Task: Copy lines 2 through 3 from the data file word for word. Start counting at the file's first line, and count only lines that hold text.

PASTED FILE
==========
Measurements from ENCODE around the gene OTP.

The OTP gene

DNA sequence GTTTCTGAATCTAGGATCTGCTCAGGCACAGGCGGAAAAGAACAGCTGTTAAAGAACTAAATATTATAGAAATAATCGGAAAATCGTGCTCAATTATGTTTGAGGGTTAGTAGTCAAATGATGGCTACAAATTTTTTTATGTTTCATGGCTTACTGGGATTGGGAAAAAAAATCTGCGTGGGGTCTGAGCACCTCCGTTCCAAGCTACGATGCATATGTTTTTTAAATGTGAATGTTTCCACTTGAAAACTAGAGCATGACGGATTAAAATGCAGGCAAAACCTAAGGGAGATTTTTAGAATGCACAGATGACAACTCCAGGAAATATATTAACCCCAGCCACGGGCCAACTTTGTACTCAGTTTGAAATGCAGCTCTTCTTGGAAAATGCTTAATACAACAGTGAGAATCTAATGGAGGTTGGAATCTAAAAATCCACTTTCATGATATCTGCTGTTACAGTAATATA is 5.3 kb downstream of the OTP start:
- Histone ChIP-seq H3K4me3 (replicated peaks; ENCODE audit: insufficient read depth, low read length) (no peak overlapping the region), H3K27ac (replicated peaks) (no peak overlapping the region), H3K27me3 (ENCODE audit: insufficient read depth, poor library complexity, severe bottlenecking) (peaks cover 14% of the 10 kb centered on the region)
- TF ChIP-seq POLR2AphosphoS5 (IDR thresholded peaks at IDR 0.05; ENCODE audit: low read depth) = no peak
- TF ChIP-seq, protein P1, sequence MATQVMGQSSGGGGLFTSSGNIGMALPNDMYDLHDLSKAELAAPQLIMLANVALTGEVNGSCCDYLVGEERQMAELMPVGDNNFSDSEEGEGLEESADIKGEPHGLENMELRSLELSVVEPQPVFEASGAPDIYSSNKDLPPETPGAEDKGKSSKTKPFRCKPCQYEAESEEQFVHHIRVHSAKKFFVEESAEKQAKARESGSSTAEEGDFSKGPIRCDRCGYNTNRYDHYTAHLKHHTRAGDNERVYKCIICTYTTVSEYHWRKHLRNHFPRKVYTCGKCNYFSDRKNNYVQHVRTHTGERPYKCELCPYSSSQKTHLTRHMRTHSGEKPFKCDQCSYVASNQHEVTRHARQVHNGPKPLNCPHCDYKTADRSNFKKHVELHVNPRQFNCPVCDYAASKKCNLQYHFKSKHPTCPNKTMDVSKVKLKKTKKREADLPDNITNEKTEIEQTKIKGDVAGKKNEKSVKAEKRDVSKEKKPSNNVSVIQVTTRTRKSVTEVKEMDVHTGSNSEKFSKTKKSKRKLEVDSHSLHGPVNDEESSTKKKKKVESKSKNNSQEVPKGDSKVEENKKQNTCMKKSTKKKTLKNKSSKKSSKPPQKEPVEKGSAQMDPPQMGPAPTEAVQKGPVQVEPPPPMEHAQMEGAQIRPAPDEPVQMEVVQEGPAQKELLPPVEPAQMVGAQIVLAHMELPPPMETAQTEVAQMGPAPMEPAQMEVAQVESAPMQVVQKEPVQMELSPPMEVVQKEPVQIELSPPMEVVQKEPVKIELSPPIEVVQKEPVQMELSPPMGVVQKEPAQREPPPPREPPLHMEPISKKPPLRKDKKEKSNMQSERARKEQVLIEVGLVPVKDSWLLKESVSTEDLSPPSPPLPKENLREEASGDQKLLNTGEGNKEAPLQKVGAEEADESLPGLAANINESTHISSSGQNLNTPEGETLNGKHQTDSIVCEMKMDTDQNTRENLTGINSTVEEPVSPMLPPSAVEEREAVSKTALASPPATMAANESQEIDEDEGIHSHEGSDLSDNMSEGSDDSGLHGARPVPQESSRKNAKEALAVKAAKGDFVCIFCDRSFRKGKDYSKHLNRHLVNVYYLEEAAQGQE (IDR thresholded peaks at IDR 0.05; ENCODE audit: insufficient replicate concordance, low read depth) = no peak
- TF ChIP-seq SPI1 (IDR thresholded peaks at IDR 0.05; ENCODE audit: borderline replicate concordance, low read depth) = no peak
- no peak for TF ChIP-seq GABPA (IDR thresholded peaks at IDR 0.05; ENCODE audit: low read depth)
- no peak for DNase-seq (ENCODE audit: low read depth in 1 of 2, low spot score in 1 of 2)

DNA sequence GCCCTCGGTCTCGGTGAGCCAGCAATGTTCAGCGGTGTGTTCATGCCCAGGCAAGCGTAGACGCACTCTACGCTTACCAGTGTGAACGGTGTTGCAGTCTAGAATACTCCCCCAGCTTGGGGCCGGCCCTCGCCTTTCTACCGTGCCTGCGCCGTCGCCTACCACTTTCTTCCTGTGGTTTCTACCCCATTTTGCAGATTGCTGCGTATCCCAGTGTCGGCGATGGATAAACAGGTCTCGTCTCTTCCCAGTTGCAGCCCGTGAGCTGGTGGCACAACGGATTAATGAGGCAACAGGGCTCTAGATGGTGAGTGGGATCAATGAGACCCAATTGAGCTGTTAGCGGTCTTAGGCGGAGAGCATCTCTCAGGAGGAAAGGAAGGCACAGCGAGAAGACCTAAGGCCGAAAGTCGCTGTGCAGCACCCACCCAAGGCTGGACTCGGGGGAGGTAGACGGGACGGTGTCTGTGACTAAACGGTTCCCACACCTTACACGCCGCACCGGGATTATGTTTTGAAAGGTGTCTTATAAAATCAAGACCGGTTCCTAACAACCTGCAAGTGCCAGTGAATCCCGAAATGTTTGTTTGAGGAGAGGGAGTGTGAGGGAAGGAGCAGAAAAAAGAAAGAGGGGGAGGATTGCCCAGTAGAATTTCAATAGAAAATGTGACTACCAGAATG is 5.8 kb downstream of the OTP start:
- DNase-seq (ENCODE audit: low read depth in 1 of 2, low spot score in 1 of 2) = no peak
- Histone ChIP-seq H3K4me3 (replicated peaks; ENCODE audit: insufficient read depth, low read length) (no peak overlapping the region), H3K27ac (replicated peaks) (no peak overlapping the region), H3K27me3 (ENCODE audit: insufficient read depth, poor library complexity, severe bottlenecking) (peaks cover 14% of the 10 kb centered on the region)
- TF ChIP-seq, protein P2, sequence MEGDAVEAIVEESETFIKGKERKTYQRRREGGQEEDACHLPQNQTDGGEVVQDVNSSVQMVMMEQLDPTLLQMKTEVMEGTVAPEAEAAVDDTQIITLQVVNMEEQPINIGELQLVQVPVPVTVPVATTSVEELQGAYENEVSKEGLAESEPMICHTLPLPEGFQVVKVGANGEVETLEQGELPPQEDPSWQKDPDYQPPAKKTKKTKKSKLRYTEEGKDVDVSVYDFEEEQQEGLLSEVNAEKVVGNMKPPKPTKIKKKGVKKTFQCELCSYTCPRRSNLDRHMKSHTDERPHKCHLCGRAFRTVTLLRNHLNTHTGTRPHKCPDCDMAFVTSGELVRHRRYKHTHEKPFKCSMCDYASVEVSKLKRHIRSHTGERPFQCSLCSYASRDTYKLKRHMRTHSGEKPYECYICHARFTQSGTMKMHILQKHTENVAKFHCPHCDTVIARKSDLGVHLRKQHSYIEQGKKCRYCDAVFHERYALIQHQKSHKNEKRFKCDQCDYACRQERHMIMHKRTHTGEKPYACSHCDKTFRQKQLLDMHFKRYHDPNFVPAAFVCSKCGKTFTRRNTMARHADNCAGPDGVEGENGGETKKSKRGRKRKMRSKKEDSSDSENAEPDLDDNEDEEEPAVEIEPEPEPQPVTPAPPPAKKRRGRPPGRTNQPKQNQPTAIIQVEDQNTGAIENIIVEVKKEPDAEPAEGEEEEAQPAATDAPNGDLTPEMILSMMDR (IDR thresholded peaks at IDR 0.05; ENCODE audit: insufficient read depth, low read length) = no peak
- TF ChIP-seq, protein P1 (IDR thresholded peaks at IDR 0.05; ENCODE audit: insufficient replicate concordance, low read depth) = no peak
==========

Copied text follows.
The OTP gene

DNA sequence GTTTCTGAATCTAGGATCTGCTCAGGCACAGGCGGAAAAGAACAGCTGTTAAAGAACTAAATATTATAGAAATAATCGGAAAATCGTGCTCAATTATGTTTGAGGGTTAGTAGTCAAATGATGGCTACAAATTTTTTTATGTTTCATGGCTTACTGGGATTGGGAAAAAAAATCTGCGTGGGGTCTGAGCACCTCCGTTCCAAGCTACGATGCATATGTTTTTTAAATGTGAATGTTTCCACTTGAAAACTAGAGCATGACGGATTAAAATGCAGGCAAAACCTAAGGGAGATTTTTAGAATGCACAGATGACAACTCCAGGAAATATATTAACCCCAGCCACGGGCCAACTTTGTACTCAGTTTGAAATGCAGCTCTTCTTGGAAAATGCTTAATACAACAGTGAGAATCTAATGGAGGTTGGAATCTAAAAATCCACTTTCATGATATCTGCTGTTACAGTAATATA is 5.3 kb downstream of the OTP start: